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Title: A prospect beyond history : the contextual analysis of the designed landscapes in the North Riding, Yorkshire during the long-eighteenth century
Author: Johansen, Leslie E.
ISNI:       0000 0004 2683 824X
Awarding Body: University of York
Current Institution: University of York
Date of Award: 2009
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This thesis is in response to Tom Williamson's study of the parks and gardens in Norfolk. Through an inclusive and multi-contextual approach Williamson dispelled notions of a teleological evolution of designed landscapes over the eighteenth century. In response this thesis analyzed 126 designed landscape parks and gardens within the North Riding through a multi-contextual approach. The analysis of these parks and gardens through a socio-economic context was carried out revealing that the great landowners and land magnates established precedence for the continued maintenance of formal elements within the designed landscapes through out the long-eighteenth century; a trend which was emulated by the members of the greater gentry and lesser gentry. By reviewing the landowners and their designed landscapes through a socio-political context, highlighted alternative narratives through which we can study eighteenth century designed landscapes. Reviewing the national and regional contexts of these landowners through their marital, political and various social contexts, including membership to London Gentlemen's Clubs such as Whites and Brooks's, revealed that the gentlemen of the North Riding were not disconnected from the national context. Analyzing the traditional or progressive stance of the landowners through analysis of their political and religious affinities determined. Whilst some of the landowners were traditional, this traditionalism was not reflected within their designed landscapes. Additionally the maintenance or retention of formal elements within the design transcended political and religious affinities, as landowners regardless of traditional or liberal affinity were taking part in this regional trend. Lastly and conclusively, the designed landscapes in conjunction with these various narratives were analyzed within both a geographical and topographical contexts. Although this analysis highlighted some regional trends occurring within the riding, it revealed that social constructs and connectivity often over-rode regionality based upon individual geographical and topographical situation. Additionally this process elucidated lines of communication occurring across the riding, represented in a regional chronology of design. Through the exploration of alternative narratives, namely the Gentlemen's Clubs, established a venue in which this communication occurred.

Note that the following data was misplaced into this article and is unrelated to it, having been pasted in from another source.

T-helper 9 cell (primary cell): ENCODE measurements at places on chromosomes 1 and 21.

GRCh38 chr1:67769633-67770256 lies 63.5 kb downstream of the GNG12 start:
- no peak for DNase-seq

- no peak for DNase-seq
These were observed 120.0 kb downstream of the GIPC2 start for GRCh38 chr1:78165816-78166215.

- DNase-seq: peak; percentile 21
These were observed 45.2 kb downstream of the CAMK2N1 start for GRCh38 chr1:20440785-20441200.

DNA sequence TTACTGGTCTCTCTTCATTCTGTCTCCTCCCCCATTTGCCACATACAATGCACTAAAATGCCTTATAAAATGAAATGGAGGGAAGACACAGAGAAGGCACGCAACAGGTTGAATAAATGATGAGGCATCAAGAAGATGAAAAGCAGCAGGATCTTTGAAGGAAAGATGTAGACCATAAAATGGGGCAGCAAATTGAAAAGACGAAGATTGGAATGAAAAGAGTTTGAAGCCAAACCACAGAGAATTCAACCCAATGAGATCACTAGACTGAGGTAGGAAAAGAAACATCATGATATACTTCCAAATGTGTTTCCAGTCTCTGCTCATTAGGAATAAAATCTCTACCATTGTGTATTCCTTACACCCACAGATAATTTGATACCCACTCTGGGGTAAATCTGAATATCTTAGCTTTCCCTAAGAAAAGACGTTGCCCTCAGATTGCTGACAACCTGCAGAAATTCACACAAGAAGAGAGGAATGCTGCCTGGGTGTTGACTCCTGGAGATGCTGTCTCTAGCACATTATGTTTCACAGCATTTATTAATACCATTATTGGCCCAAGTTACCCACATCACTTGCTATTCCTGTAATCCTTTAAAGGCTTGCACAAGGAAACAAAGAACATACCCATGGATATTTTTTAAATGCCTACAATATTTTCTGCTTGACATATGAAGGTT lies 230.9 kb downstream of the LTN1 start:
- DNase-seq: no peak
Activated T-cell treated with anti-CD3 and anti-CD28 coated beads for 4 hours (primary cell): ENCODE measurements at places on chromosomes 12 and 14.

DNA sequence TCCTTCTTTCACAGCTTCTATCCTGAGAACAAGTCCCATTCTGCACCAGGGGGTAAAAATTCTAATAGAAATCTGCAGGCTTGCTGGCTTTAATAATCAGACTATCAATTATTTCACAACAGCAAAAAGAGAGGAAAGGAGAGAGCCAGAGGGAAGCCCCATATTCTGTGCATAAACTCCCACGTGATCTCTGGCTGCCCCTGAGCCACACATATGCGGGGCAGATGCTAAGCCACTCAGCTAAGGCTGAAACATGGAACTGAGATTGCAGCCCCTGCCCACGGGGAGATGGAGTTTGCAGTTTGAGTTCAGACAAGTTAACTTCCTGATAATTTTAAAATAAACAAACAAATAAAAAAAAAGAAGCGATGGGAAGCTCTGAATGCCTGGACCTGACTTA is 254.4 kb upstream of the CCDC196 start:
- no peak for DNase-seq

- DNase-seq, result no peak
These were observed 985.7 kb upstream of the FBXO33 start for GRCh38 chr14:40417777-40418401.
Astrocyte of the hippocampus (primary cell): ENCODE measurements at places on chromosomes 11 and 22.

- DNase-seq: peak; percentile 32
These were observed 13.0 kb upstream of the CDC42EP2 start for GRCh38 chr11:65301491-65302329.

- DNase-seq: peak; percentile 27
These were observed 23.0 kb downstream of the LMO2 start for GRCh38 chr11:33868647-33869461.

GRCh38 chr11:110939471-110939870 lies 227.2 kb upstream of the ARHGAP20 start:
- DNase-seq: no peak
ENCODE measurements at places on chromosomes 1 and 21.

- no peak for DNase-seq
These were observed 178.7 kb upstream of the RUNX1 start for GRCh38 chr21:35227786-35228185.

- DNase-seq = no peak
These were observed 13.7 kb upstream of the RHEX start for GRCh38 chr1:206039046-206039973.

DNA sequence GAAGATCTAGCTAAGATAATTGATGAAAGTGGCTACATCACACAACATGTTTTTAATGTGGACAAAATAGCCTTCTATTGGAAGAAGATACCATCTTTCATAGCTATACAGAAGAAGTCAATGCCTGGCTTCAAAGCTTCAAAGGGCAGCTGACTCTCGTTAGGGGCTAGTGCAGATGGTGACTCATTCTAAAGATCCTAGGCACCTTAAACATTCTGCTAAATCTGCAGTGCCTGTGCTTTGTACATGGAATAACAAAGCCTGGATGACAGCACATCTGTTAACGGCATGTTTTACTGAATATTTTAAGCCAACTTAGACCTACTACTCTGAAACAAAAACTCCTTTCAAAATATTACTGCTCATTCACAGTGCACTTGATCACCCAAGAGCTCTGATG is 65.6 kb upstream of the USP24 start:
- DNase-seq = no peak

Supervisor: Not available Sponsor: Not available
Qualification Name: Thesis (Ph.D.) Qualification Level: Doctoral
EThOS ID:  DOI: Not available